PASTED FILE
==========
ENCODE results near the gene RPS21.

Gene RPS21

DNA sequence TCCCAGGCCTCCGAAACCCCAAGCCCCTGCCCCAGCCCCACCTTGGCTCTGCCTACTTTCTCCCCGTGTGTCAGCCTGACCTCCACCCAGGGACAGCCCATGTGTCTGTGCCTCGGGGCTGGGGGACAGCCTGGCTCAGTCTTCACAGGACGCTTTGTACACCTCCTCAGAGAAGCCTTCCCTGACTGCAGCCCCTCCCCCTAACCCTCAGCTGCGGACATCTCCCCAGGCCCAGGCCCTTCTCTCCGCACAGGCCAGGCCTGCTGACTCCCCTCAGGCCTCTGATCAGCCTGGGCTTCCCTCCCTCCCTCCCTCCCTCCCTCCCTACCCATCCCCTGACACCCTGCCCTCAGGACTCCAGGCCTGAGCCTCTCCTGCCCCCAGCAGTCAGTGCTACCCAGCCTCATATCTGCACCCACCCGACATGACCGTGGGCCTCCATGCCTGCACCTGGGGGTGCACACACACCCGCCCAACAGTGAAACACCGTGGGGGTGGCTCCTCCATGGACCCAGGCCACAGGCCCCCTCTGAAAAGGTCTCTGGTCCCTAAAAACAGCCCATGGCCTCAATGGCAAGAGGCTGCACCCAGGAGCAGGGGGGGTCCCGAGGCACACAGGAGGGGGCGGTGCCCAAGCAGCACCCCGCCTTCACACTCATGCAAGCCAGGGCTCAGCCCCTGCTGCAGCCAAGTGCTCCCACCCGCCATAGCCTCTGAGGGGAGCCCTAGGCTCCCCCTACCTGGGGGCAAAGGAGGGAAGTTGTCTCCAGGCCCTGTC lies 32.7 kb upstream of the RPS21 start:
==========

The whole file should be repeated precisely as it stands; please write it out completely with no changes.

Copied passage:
ENCODE results near the gene RPS21.

Gene RPS21

DNA sequence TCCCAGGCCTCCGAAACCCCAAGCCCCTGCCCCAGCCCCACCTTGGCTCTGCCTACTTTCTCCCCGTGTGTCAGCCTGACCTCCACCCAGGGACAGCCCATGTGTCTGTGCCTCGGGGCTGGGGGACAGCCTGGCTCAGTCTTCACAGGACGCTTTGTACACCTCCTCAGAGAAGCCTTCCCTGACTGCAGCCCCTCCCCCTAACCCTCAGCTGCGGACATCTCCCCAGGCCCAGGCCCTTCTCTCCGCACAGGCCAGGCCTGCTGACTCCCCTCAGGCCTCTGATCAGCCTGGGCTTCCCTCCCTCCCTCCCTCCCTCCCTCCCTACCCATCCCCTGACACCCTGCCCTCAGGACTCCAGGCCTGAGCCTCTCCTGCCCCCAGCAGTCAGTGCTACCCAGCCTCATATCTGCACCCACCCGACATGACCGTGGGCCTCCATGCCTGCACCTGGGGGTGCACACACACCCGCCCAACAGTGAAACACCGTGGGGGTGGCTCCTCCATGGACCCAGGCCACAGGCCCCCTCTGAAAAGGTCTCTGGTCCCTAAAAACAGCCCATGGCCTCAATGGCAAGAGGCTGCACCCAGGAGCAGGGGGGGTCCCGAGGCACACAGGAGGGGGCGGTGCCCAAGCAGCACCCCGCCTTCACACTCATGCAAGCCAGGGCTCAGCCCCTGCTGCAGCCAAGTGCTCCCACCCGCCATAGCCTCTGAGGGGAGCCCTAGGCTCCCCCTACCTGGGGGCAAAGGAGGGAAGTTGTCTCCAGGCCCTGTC lies 32.7 kb upstream of the RPS21 start: